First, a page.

Stressed-out student
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One of the hardest lessons to learn as a parent is to trust your instincts. You feel something is not right with your child, but you can't quite put your finger on it. Is she happy? Is she under too much pressure? Is this the way it's supposed to be? These are all questions you might ask yourself when you see something's off. But, despite the voice in your head, there is a whole host of people, from school counselors to medical doctors to your closest friends, who will tell you: "Everything is just fine. Don't worry. This is normal behavior."

That's where mom Vicki Abeles found herself a few years ago as she struggled to determine what was happening to her own daughter, who seemed to be slipping into a shell. Their family had a life that might seem familiar to you: a complicated, filled to-the-minute schedule of school, sports and extracurricular activities. Hours spent on homework starting in elementary school and spiraling out of control by high school. Unrelenting standardized testing in school and encouragement to enroll in test prep classes outside of school. Pressure to get into and excel in multiple honors and AP classes. Constant struggles between parent and children in order to complete all assignments on time. Sleep-deprived kids thanks to late nights, early mornings and weekends swallowed up in schoolwork. Endless sports practices at dinnertime and games at church time. And the disappearance of family time in favor of tutors, private coaches and any other résumébuilding activities that you and your kids can squeeze into a week.

And all of this wrapped in the promise of getting into a top college someday.

Welcome to the culture of achievement, otherwise known as the "race to nowhere." Side effects include major health issues like depression, eating disorders, binge drinking, drug abuse, rampant cheating and other stress-related health issues. And it creates burnt-out kids who get to college in no shape to really do the high-level thinking and learning they need to be productive students and future employees.

Vicki's concerns lead her to question why she and her family were the unwitting participants in this march through childhood. Vicki is a mom who wanted who wanted to restore her daughter's health and well-being, not an expert in education. But the questions she asked of school officials, child psychologists, medical doctors, students, teachers and other parents inspired her to produce and co- direct a groundbreaking documentary called Race to Nowhere. The documentary is an investigation into the pressures American children and their teachers face in our achievement-obsessed education system and culture. The film is being screened in schools and communities all over the country. I had chance to watch the film and talk to the director last week. And, like a lot of parents in the standing-room-only audience at my screening, I saw my own family onscreen.
As the mother of a high schooler and a middle schooler, I'm right in the thick of the race to nowhere. Personally, I have tried to hold back the tide of pressure that can be heaped on kids in terms of grades, test scores, GPAs—all those measurables that we use to create a narrow definition of success for this generation. But, despite my efforts at balance and realistic expectations, it's easy to get swept up the race to succeed academically, especially if it seems like everybody else's child is a 4.0 student body president/team captain who recently started a nonprofit organization in his or her spare time.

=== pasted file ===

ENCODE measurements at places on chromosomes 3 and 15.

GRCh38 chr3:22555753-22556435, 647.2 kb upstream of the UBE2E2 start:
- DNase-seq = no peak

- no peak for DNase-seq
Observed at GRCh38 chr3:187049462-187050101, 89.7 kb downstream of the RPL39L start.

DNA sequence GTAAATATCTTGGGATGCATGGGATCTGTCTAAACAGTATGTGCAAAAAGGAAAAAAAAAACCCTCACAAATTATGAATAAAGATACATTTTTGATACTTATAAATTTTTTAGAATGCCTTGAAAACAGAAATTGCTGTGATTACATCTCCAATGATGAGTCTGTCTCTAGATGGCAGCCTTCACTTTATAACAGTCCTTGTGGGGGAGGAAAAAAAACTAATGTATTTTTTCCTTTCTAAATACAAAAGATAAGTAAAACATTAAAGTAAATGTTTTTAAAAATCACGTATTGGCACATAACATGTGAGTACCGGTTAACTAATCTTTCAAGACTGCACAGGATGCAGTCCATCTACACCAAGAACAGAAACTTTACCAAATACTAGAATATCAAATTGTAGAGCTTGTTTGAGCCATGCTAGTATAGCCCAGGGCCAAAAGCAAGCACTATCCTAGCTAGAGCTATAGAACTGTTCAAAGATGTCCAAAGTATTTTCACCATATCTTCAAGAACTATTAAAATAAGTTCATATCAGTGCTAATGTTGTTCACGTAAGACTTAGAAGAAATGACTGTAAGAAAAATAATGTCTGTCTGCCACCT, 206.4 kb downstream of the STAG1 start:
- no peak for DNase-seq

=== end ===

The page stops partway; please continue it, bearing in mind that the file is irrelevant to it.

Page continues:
Trusting your own instincts about how much your child can handle is a daily challenge in self-restraint. Sometimes, in order to maintain balance in your child's life and health, it can feel like you are one parent holding back the dam.

Not so, says Vicki. She has noticed a trend in many school districts after a screening of the film. "People are tired of being alone on these issues," she says. "They want community. They want to be together." Parents are forming online groups, meeting in person and committing to work toward change for the health of their students after coming together to screen the documentary. The film has empowered school districts to initiate change in areas like reducing or eliminating homework for elementary kids, setting later start times for tired high schoolers and limiting the number of AP courses a student can take in one semester. "Systemic change will happen when parents trust their instincts. And educators trust their instincts. It's too difficult to do by yourself," Vicki says.

Do you feel like your kids are in the race to nowhere? If you do, trust your instincts to do what's best for your own child. And visit the Race to Nowhere website to see if the film is screening in your area. You'll be inspired to make some changes, big and small, for the health of your kids.

Learn more about the documentary Race to Nowhere

Lian Dolan is a mother, wife, sister, friend, daughter, writer and talk show host. She writes and talks about her adventures in modern motherhood for her website,, and her weekly podcast, The Chaos Chronicles.


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